MLK program offers advising services, friendship

by Ed Swaray

For University student Fresona Vang, the Martin Luther King Jr. Program’s office does more than advising. It is a friendly environment where students can meet friends, make friends and talk to staff on many University issues.

“You feel a sense of belonging here,” she said. “It’s like we are part of a community.”

Vang, a third-year student, began coming to the program her first year when she was undecided about her major. She said the advisers helped her decide on communication. She has been coming to the program ever since.

Established in 1969 to honor black civil rights leader Martin Luther King Jr.’s commitment to diversity and education, the program provides academic advising and other resources for College of Liberal Arts students.

Carl Brandt, interim director of the program, said it works with 930 students from different cultural backgrounds who represent different CLA departments.

“We are open to all (CLA) students who wish to be part of a multicultural environment,” he said.

Two years ago, the program worked with only first- and second-year students, he said. Now, the program has expanded and provides academic advising to students from orientation through graduation.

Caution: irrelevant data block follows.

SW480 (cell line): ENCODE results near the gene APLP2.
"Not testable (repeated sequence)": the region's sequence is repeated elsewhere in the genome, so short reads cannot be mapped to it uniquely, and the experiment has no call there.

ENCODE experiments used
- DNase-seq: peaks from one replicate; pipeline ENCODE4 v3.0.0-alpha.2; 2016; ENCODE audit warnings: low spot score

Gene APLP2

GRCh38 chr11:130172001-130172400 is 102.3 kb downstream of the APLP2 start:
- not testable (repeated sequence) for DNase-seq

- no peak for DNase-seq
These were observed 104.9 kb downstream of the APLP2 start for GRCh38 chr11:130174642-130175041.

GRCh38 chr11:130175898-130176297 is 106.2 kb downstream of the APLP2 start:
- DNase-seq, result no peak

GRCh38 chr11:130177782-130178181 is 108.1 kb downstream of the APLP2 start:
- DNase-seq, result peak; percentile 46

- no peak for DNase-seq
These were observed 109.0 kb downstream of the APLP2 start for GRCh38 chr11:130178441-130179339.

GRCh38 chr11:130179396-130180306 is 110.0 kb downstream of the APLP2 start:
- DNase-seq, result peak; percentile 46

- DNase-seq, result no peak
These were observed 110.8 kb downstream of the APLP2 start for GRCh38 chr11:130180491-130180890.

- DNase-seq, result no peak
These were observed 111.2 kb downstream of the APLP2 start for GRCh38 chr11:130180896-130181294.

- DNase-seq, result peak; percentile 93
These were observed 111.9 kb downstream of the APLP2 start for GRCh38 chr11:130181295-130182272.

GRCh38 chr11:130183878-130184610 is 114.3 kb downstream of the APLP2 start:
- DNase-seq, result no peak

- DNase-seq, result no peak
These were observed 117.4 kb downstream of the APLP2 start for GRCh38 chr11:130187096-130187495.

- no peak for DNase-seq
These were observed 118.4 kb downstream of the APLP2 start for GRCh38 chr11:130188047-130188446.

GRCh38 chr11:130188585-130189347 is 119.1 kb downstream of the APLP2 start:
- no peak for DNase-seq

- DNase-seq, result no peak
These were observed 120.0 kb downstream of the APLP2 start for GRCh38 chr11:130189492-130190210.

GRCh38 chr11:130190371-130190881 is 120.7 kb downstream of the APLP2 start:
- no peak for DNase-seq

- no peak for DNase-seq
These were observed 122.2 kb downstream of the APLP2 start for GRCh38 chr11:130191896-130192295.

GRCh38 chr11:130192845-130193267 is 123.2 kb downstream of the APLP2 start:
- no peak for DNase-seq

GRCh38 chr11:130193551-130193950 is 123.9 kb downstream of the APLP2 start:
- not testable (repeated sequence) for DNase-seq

“We want students to make the most of their University experience,” he said.

He added that his seven-member staff – which includes four advisers, two support staff members and a peer adviser – is responsible for the program’s success over the years. He said they are committed to the well-being of students.

Brandt, who has served as interim director since December 2002, said the program’s new director would assume office in February.

Shoua Her, a pre-nursing student, has been a part of the program for two years because the advisers have in-depth knowledge on many University issues.

She said contrary to some people’s misconception, the program does not only work with minorities.

One of her friends, who is not a minority student, recently began seeking advice at the program because she was impressed by how the adviser related to her needs and concerns.

“Once you have an adviser that is willing to listen and talk, you will always want to stay where you are,” Her said.

First-year student Caimon Kollie will ask his current advising office to transfer his information to the King Program.

“I will sign up to the program next spring,” he said. “I just need a place I will be more confident to talk to my adviser.”